What questions can we ask that this graph might answer? Who is taller, boys or girls? Who weighs more? Is the association between height and weight the same for boys as it is for girls?


Discuss this plot with the class by eliciting students’ responses to the questions. Students actively listen to the discussion by confirming, correcting, or adding to their own responses. Followup discussion: when the data are split into categories, it is called grouping.

Close the discussion by asking students: What questions might you have about this plot? What additional information would be helpful?

Display the following plot to the class (LMR_1.15):

Ask students to individually answer the following questions on the handout (LMR_1.15):

What kind of plot is this and how will you remember its features? Sidebyside bar chart.

How many variables are displayed in this plot? Name the variable(s). Two variables: whether or not someone is Hispanic, and how often they wear sunscreen.

What are the xaxis and yaxis telling us? The xaxis shows how often a student wears sunscreen, and the yaxis shows the percentage of the total that fall into that category (broken into two bars, one for Hispanic and one for nonHispanic).

What statistical questions can you answer with this graph? Do Hispanics and non Hispanics have different approaches to sunscreen? What percent of Hispanics always/never wear sunscreen? How does that compare to nonHispanics?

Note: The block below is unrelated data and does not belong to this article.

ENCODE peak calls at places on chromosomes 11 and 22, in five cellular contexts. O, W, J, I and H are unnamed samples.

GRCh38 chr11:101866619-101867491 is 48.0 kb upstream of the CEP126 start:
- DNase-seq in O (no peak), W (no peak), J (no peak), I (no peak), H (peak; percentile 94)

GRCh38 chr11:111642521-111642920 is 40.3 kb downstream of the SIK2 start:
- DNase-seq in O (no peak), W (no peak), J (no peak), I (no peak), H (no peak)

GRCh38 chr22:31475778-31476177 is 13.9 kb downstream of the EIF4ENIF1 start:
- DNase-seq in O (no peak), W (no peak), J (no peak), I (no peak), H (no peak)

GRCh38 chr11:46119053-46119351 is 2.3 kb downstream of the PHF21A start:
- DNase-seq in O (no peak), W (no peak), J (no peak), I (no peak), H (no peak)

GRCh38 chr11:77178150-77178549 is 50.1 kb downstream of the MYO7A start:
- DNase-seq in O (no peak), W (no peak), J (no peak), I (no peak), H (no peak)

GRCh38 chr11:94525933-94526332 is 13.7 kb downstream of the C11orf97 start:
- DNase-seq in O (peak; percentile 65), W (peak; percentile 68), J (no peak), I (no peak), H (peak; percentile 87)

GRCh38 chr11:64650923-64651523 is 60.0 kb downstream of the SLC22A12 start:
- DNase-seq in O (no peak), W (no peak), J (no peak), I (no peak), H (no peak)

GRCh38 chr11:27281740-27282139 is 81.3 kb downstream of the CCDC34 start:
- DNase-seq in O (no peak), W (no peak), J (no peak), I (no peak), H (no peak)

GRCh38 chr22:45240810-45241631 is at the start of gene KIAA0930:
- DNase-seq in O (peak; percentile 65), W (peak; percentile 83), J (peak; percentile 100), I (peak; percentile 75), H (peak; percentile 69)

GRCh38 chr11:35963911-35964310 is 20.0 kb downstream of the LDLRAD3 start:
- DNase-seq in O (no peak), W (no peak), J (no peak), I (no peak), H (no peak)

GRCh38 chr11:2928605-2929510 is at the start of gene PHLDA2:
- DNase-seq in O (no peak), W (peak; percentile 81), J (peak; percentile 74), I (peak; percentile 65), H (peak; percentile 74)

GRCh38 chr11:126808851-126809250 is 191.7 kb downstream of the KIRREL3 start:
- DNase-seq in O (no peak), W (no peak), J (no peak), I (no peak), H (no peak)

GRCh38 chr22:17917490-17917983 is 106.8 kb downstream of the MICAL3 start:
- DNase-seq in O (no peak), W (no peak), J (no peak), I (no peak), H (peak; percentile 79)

Discuss this plot with the class by eliciting students’ responses to the questions. Students actively listen to the discussion by confirming, correcting, or adding to their own responses.

Close the discussion by asking students: What questions might you have about this plot? What additional information would be helpful?

Display the following plot to the class (LMR_1.16)

Ask students to individually answer the following questions on the handout (LMR_1.16):

What kind of plot is this and how will you remember its features? Split or faceted histogram.

How many variables are displayed in this plot? Name the variable(s). Two variables: height and gender.

What are the xaxis and yaxis telling us? The xaxis shows height in feet, and the yaxis shows the total that fall into a certain range of heights (broken into two histograms, one for males and one for females).

What statistical questions can you answer with this graph? Do males and females differ in height? What is the typical female height? What is the typical male height?


Discuss this plot with the class by eliciting students’ responses to the questions. Students actively listen to the discussion by confirming, correcting, or adding to their own responses.

Using the notes and sketches in their DS journals, students will summarize their learning of how to read and interpret basic multiple variable plots by completing the Multiple Variable Plots fourfold graphic organizer (LMR_1.17):
Class Scribes:
One team of students will give a brief talk to discuss what they think the 3 most important topics of the day were.
Next 2 Days